When was the last time you went to therapy?

When was the last time you told someone you were going to therapy?

If you’re like most Americans, it’s probably been a while. Only about a quarter of Americans have received professional counseling at some point in their lives, and most of them don’t like to talk about it. They have lots of reasons to do so. According to Patrick W. Corrigan, PsyD, mental health stigma “is in the same category as racism and sexism” largely because of the way that “it permeates all of society and affects people at all levels.” While stigma can be worse for some mental health problems than others, it is mainstream, and something that many people with mental illness either fear having to deal with, or have to deal with, in their everyday lives.

This can have some serious repercussions.

Mental health stigma is a big issue, and not one we can tackle fully in one newsletter edition. For today, we’re just going to go over the basics what mental health stigma is and how you can help decrease it.

Sound good?

Let’s get started.

What is mental health stigma?

Mayo Clinic defines stigma as “when someone views you in a negative way because you have a distinguishing characteristic or personal trait that’s thought to be, or actually is, a disadvantage,” and it is a common problem confronting people who deal with mental health problems.

From refusing to seek help, to fewer work opportunities, to social isolation, mental health stigma can have an impact on nearly every facet of a person’s life, ranging from frustrating to life-threatening.

So, what can we do about it?

We’re glad you asked.

Here are a few things you can do to help decrease mental health stigma:

  • Talk openly about your own mental health. If you can, be open about your own mental health and treatment with the people around you. From sharing your journey with friends, to simply saying “I’m going to therapy” instead of “I have a prior commitment,” talking openly about your mental health can help normalize the conversation and give others a chance to open up about their own struggles.
  • Educate yourself on mental health. We often fear what we don’t know, and the same can be said for stigma. Learn about mental health by reading from reliable sources, such as peer-reviewed journals or Mayo Clinic, and consider talking to your doctor or mental health professional next time you have an appointment about common mental health problems and treatment options. The more you know, the less likely you are to treat others differently because of stigma.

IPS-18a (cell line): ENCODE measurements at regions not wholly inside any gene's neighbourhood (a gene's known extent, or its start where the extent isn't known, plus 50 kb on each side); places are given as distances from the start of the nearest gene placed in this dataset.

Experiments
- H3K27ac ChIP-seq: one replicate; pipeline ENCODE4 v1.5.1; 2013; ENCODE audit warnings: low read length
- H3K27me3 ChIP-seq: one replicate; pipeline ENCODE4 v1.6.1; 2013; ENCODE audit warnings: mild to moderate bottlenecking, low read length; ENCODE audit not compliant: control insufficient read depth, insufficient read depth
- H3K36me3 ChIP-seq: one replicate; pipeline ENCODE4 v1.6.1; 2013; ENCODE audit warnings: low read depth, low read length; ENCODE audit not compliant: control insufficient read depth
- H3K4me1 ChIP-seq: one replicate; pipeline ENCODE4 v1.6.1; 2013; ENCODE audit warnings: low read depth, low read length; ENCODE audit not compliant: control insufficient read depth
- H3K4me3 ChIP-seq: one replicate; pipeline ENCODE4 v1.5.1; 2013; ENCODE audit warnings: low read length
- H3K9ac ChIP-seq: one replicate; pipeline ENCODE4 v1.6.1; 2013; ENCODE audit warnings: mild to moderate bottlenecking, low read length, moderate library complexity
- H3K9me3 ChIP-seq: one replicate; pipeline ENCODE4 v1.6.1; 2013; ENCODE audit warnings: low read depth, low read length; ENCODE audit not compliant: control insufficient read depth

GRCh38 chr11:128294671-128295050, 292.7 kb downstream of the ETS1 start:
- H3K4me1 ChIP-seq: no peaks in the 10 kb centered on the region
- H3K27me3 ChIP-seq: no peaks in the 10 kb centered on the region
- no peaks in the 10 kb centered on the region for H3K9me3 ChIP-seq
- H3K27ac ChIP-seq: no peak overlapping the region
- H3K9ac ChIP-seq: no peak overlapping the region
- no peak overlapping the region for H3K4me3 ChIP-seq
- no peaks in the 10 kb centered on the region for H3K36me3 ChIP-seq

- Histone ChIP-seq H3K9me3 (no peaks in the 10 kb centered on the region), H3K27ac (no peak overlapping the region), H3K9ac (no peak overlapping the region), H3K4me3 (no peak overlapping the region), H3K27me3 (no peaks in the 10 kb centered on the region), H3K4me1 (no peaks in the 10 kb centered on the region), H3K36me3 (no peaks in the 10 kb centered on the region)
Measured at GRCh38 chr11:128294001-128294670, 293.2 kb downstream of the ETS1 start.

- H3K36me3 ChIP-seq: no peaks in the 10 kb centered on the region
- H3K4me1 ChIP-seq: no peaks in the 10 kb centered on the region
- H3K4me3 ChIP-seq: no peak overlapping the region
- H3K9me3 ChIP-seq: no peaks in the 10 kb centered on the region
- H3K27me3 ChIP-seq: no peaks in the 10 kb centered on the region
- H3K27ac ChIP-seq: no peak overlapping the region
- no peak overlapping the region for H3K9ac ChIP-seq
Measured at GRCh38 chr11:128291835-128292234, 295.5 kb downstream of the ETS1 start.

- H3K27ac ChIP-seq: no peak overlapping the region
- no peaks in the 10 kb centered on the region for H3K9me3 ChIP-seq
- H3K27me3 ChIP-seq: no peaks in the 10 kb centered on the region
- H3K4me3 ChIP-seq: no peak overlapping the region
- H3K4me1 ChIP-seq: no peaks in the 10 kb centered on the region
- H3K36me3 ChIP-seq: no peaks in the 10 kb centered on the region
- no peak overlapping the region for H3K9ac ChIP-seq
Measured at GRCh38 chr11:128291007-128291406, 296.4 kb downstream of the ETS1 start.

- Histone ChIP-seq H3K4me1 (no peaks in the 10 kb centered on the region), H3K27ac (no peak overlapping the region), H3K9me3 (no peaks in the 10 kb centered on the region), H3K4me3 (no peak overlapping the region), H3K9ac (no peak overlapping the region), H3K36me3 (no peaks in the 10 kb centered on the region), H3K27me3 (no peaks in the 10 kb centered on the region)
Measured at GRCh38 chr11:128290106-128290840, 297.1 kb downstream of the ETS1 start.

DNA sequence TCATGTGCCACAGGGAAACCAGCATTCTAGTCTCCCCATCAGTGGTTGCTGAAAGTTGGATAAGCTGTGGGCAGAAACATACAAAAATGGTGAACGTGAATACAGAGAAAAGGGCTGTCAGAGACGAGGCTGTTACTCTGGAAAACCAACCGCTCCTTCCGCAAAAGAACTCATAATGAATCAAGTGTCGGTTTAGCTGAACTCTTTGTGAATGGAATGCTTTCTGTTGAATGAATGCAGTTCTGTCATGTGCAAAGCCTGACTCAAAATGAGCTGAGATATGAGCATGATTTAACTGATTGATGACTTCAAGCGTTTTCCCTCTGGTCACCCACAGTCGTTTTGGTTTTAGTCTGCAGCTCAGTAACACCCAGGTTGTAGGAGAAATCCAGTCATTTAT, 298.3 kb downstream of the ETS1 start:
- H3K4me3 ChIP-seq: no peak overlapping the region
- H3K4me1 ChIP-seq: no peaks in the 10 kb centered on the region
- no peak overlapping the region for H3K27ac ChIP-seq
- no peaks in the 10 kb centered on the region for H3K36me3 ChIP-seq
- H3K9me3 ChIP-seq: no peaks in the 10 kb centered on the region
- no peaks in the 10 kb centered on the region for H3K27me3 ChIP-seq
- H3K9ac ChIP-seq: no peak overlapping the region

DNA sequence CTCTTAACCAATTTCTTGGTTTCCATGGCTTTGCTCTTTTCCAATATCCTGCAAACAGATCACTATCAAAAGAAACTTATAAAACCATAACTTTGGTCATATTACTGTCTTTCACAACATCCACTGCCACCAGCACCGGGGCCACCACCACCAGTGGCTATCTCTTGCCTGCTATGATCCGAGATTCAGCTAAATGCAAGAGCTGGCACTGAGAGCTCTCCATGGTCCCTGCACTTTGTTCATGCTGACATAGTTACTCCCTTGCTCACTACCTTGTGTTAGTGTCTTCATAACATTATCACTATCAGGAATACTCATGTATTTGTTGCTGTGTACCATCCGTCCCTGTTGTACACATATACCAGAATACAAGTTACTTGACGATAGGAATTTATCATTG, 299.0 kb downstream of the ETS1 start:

• Choose your words carefully. Phrases like “just try to be happy” or “you have no reason to be anxious” may be meant as helpful, but they can feel suffocating to people who are already struggling with mental health problems. When you talk about mental health, being intentional about the words you use is important.

These may seem like small steps, but in the grand scheme of things, they can make a big difference. Thank you for being a part of the solution!

Helpful resources

Whether you’re struggling personally or just want to know more, these helpful resources can provide helpful information and support.

  • Make it Ok is all about reducing the stigma. They have a great resources page, as well as tips on how to talk about mental illness and what to say when someone opens up to you.
  • MentalHealth.gov is a great site for information about a variety of mental health conditions and how to get treatment.
  • National Suicide Prevention Lifeline is a good phone number to know, for yourself and for anyone around you who may be struggling.
  • The Substance Abuse and Mental Health Services Administration has a helpline for everything from providing support to helping people find treatment options in their area.
  • Online treatment options, like Talkspace or BetterHelp, are great for people who otherwise may not be able to access treatment.

For some ways to take care of your own mental health, check out this blog post.

Published by Sarah Reynolds

I am Content Cucumber's Digital Marketing Specialist, and I can usually be found working right next to my 12-pound terrier puppy somewhere in the Chicago suburbs. I love coffee and tea, minimalism, and making music on my electric piano and my 12-string acoustic-electric guitar.

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